He said: Indeed Muhammad (Allah bless Him and give Him peace) has passed away just as they have passed away, and I bear witness that there is no god except Allah, and the Muhammad is the Messenger of Allah
They said: We also bear witness that there is no god except Allah, and the Muhammad is the Messenger of Allah. You are the best of us and our master.

They remained firm on their Islam and left the rest of the people as they were.

Sh. Abdullah al-Mulla (Allah have mercy on him)

Salam. I listed in a previous post some of the names of the scholars from the hanafi family of al-Ahsa known as ‘al-Mulla’. One of their well known members passed away in January of this year, may Allah have mercy on him. In the list of scholars mentioned elsewhere on this blog, I briefly wrote the following:
16- Sh. Abdullah bin Abd al-Rahman al-Mulla: Born in the year 1330, he took from the scholars of al-Ahsa, then studied in India at Dar al-Ulum Deoband. After graduating from Dar al-Ulum Deoband he taught at the al-Amiriyah madrassa in al-Ahsa. He also opened a bookshop named ‘Maktaba al-Tawun al-Thaqafi.
Unfortunately when I was in al-Ahsa last year I was unable to meet him due to his being in a comatose state, it seems he had been ill for some time. He passed away aged approximately 98 years old. May Allah (the Exalted) protect all of our scholars and give them a long life such that we can benefit from them. A picture of the Sheikh can be found above

The Best of the People of the East

Salam. In addition to the narration from al-Bukhari regarding the virtue of the people and area of al-Ahsa, I thought I might add another narration regarding the praise for this area and the tribe (Bani Abd al-Qais) which inhabited it and established the second Juma of Islam as mentioned in our previous post.

[It is also narrated with a chain from one of the recent ‘giants’ of al-Ahsa scholarship: Sh. Abd al-Rahman bin Abi Bakr al-Mulla who studied in al-Ahsa and in the Hijaz, passing away aged nearly 100 (Allah have mercy on him). The isnad is mentioned at the end of the post.]
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Imam al-Bayhaqi narrates in Dalail al-Nubuwwah (5/327) that:

Whilst the Prophet (Allah bless Him and give Him peace) was talking to his companions He said to them: A group of riders will appear here who are the best of the people of the east. Umar stood up and went in their direction and met thirteen riders. He said : who are you? They replied: from Bani Abd al-Qais. He said: What has brought you to this land? Is it for trade? They replied: No
He said: Indeed the Prophet just mentioned good regarding you, he then walked with them until they came to the Prophet (Allah bless Him and give Him peace).
Umar said to them: this is the person who you are looking for
The group (of riders) jumped off their mounts, amongst them were those that walked, those that ran, and those that sprinted until they reached the Prophet (Allah bless Him and give Him peace), they took His hand and kissed it.

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The Isnad stretching back to Imam al-Bayhaqi:
-Sh. Abd al-Rahman bin Abi Bakr al-Mulla (d.1421) narrates
-from the Musnid of the world in his time: Sh. Abd al-Hayy al-Kattani (d.1382)
-from Sh. Badr al-Din Abdullah bin Darwesh al-Rikabi al-Sukri (d.1329)
-from Sh. Wajihuddin Abd al-Rahman al-Kuzbari (d.1262)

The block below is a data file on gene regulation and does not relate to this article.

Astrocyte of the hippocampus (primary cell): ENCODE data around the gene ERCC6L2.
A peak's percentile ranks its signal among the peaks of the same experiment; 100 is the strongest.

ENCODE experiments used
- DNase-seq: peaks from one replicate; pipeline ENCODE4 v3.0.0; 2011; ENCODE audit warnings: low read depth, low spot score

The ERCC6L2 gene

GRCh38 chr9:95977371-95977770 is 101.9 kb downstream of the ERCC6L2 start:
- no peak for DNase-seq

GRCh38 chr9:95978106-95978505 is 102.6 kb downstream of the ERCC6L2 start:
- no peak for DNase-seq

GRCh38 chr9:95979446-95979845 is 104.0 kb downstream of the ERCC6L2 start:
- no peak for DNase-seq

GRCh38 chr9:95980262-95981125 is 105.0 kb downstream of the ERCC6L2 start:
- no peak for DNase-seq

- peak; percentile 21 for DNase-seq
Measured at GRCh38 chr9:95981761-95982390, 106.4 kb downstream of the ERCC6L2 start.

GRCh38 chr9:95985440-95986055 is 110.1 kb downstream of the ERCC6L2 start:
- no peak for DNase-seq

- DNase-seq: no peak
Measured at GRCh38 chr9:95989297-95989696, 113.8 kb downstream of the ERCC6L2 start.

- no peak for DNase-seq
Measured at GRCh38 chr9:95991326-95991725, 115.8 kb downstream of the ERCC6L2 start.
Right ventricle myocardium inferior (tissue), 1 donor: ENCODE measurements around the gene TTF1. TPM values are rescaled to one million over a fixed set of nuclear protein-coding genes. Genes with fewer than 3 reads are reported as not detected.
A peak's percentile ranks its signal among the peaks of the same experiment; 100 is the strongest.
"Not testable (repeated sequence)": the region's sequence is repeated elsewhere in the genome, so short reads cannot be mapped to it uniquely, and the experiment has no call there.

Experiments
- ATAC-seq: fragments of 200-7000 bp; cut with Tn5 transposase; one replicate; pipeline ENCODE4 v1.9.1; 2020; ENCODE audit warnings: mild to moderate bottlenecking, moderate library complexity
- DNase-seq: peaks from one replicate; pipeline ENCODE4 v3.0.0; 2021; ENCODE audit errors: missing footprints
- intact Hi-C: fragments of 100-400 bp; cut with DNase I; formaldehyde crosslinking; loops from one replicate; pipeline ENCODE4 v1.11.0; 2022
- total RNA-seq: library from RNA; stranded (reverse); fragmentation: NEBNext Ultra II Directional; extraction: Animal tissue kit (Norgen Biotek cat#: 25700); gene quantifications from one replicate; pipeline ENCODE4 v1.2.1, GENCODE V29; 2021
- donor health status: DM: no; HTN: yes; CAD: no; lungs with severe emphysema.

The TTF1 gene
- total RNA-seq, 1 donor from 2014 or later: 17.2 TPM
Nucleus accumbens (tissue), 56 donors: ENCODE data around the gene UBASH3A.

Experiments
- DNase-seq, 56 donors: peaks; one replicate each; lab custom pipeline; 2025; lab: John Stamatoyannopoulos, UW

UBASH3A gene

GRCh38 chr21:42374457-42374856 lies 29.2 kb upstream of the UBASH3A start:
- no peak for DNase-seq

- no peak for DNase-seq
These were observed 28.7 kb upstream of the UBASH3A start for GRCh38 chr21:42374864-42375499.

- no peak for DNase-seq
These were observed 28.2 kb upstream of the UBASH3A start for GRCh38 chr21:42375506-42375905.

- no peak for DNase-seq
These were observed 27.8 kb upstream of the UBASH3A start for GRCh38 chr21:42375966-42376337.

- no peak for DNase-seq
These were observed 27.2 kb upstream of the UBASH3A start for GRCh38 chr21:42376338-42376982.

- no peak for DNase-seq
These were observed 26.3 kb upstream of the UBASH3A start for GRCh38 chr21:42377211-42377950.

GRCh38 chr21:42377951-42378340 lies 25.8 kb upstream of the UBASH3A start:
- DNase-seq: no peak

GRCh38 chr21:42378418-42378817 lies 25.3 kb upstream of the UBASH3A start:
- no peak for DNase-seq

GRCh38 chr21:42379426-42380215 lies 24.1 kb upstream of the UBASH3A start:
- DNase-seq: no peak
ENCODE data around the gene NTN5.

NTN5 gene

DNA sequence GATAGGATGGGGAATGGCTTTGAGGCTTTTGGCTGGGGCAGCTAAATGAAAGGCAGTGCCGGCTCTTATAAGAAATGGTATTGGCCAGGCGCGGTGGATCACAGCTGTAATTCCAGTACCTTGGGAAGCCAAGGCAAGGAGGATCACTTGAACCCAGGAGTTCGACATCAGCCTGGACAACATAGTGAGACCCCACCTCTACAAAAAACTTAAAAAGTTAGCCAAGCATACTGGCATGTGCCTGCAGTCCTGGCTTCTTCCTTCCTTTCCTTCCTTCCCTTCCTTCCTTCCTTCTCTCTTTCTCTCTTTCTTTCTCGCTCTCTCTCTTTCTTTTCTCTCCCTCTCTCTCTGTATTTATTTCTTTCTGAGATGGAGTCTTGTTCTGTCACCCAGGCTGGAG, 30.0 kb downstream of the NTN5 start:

-from Sh. Zayn al-Din Mustafa al-Ayyubi al-Ansari al-Rahmati (d.1205)
-from Sh. Abd al-Ghani al-Nabulsi (d.1143)
-from Sh. Najm al-Din al-Ghazzi (d.1061)
-from Sh. Badr al-Din al-Amiri al-Ghazzi (d.984)
-from Sh. Zakariyyah bin Muhammad al-Ansari (d.926)
-from al-Hafidh Ahmad bin Hajar al-Asqalani (d.852)
-from Sh. Siraj al-Din al-Bulqini (d.805)
-from Sh. Abul Hajjaj al-Mizzi (d.743)
-from Sh. Muhammad al-Muafiri
-from Sh. Abul Qasim Ibn al-Harastani
-from Sh. Muhammad bin al-Fadl al-Furawi (d.530)
-from Imam Abu Bakr al-Bayhaqi (d.458)

A Virtue of al-Ahsa

Salam
Much has been mentioned regarding the unfortunate disappearance of historical sites of religious significance in Saudia Arabia. One such place which still remains (in some form atleast) is the masjid where the second Juma of Islam was performed. The place is called ‘Jawatha’ and it is located in the area of al-Ahsa in Saudia Arabia, a relatively short distance from the city of Hofuf (also referred to as al-Ahsa by locals).

The significance of this place is that for a period of time in the history of this blessed ummah, the Juma prayer was only being offered in the Madina the Illuminated and the Masjid al-Jawatha, and nowhere else. Unfortunately not having access to a car during my travels in Saudi I was unable to visit this blessed place. May Allah (the Exalted) facilitate its visitation. Please find the hadith reference for this in Sahih al-Bukhari and a picture of its current condition:

[Note: At the time of the Prophet (Allah bless Him and give Him peace) the area of al-Ahsa was referred to as ‘Bahrain’, a common misconception to be avoided for those reading hadith literature who may think reference is being made to the small island which currently bears this name.]

No. 850 – Narrated Ibn ‘Abbas:
The first Jumua prayer which was offered after a Jumua prayer offered at the mosque of Allah’s Messenger (Allah bless Him and give Him peace) took place in the mosque of the tribe of ‘Abdul Qais at Jawatha in Bahrain.

It-haf: Water for Purification -Pt.10

Salam, after a break we continue with our postings of the translation of the text ‘It-haf al-Talib’ by Sh. Abu Bakr al-Mulla, along with commentary and footnotes based loosely on the authors and Sh. Yahya al-Mulla’s notes. As mentioned previously the matn is in bold. The rulings in this part of the work (with regards to the different types of water) can be a little confusing but hopefully will not be off putting. Wassalam